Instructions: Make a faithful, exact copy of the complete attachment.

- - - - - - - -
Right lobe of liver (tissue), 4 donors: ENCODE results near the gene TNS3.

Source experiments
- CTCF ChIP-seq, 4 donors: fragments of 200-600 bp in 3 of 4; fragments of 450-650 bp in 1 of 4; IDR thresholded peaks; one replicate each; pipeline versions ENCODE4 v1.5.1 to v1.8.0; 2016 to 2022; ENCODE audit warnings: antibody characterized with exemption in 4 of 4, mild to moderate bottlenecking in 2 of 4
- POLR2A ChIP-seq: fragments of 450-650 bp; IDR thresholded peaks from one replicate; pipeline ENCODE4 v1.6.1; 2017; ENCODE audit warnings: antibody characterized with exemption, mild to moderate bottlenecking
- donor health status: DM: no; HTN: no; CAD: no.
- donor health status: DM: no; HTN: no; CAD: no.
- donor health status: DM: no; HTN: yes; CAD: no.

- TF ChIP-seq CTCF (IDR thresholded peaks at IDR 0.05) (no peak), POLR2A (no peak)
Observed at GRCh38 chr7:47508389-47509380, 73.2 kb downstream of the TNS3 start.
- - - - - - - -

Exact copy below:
Right lobe of liver (tissue), 4 donors: ENCODE results near the gene TNS3.

Source experiments
- CTCF ChIP-seq, 4 donors: fragments of 200-600 bp in 3 of 4; fragments of 450-650 bp in 1 of 4; IDR thresholded peaks; one replicate each; pipeline versions ENCODE4 v1.5.1 to v1.8.0; 2016 to 2022; ENCODE audit warnings: antibody characterized with exemption in 4 of 4, mild to moderate bottlenecking in 2 of 4
- POLR2A ChIP-seq: fragments of 450-650 bp; IDR thresholded peaks from one replicate; pipeline ENCODE4 v1.6.1; 2017; ENCODE audit warnings: antibody characterized with exemption, mild to moderate bottlenecking
- donor health status: DM: no; HTN: no; CAD: no.
- donor health status: DM: no; HTN: no; CAD: no.
- donor health status: DM: no; HTN: yes; CAD: no.

- TF ChIP-seq CTCF (IDR thresholded peaks at IDR 0.05) (no peak), POLR2A (no peak)
Observed at GRCh38 chr7:47508389-47509380, 73.2 kb downstream of the TNS3 start.